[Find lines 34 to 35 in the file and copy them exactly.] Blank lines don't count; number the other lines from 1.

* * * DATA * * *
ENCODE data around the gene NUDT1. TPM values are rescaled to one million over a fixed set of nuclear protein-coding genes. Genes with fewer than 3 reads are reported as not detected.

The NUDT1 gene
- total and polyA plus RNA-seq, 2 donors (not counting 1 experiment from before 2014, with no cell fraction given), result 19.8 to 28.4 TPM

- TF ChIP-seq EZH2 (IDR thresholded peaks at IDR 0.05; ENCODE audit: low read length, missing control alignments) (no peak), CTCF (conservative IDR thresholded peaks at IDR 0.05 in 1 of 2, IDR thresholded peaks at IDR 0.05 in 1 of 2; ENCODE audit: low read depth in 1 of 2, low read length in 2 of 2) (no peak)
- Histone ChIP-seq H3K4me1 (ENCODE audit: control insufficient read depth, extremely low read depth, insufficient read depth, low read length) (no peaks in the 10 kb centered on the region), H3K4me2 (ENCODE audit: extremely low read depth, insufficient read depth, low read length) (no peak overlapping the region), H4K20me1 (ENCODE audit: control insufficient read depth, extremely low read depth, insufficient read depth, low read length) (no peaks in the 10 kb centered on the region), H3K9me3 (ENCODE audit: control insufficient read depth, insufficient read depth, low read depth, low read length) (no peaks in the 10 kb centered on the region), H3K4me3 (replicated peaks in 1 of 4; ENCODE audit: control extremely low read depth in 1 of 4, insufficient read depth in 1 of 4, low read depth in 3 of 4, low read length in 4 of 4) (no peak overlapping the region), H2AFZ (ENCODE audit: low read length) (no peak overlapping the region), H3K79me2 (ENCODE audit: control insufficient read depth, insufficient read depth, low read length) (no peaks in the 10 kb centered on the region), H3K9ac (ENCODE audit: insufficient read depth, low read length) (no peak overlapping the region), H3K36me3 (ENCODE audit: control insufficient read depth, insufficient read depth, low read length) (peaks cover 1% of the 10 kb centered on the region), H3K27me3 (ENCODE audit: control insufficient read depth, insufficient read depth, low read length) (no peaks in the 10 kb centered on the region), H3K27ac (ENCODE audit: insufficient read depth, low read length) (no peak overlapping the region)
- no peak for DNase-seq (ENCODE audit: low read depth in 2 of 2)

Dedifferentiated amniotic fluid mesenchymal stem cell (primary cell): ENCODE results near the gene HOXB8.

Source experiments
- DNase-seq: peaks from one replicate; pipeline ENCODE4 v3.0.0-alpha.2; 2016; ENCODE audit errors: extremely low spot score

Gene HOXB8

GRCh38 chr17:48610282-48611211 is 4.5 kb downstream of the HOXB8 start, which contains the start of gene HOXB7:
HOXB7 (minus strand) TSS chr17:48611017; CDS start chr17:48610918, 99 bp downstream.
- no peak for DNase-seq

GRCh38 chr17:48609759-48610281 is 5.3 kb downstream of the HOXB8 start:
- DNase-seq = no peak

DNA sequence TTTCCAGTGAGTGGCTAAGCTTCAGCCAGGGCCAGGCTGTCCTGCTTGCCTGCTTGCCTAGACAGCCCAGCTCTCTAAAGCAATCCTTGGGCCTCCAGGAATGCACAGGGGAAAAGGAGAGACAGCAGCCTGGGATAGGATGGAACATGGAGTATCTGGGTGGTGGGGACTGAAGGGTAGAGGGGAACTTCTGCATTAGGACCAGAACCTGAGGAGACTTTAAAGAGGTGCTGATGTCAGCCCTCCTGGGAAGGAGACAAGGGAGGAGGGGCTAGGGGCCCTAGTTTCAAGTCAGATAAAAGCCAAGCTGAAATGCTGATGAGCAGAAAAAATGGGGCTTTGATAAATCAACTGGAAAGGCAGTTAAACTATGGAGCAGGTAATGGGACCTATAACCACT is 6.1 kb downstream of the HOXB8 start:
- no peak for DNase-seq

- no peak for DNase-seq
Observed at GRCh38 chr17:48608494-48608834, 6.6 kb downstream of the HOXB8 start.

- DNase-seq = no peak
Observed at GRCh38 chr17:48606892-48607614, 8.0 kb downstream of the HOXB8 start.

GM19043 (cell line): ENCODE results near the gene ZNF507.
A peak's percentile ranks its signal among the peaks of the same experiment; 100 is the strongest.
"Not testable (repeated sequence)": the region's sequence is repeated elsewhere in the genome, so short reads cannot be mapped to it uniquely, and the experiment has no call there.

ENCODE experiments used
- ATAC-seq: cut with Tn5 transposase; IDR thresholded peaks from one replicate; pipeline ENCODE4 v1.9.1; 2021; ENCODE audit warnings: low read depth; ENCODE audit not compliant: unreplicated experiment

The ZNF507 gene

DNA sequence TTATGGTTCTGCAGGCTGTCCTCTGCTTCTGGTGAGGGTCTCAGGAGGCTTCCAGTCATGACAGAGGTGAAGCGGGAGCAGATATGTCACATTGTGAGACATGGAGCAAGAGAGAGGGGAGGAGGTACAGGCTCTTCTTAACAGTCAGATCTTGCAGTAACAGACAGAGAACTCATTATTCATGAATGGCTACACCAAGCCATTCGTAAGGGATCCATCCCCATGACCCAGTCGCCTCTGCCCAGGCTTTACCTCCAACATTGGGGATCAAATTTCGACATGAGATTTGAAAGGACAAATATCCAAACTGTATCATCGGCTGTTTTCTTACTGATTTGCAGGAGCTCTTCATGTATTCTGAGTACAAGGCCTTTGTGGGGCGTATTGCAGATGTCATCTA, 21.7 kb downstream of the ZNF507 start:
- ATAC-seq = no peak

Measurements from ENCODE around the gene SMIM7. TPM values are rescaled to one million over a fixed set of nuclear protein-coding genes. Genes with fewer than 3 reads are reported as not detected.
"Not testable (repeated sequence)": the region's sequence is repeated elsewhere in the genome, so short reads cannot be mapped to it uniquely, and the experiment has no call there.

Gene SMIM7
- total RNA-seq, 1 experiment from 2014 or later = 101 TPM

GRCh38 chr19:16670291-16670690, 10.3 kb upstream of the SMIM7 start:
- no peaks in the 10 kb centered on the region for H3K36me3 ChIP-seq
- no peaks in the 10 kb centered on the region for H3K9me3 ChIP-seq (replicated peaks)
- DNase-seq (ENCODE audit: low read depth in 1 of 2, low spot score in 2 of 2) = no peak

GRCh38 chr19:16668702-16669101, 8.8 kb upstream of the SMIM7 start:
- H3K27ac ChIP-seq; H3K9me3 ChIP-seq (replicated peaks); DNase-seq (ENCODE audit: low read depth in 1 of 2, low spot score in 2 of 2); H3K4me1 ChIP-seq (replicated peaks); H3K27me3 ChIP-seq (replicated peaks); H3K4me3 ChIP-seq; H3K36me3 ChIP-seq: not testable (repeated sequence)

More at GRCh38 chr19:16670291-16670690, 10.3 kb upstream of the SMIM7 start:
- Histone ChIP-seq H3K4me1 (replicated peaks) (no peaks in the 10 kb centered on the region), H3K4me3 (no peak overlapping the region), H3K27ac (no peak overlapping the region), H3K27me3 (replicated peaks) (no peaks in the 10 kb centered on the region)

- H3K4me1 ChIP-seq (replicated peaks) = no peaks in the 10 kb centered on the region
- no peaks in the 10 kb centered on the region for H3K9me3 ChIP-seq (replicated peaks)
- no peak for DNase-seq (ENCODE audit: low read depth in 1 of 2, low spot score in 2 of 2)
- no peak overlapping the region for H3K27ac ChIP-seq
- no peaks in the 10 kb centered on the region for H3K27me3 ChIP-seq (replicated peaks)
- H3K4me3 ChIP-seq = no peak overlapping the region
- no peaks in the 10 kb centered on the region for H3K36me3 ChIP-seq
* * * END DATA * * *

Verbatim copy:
GRCh38 chr19:16670291-16670690, 10.3 kb upstream of the SMIM7 start:
- no peaks in the 10 kb centered on the region for H3K36me3 ChIP-seq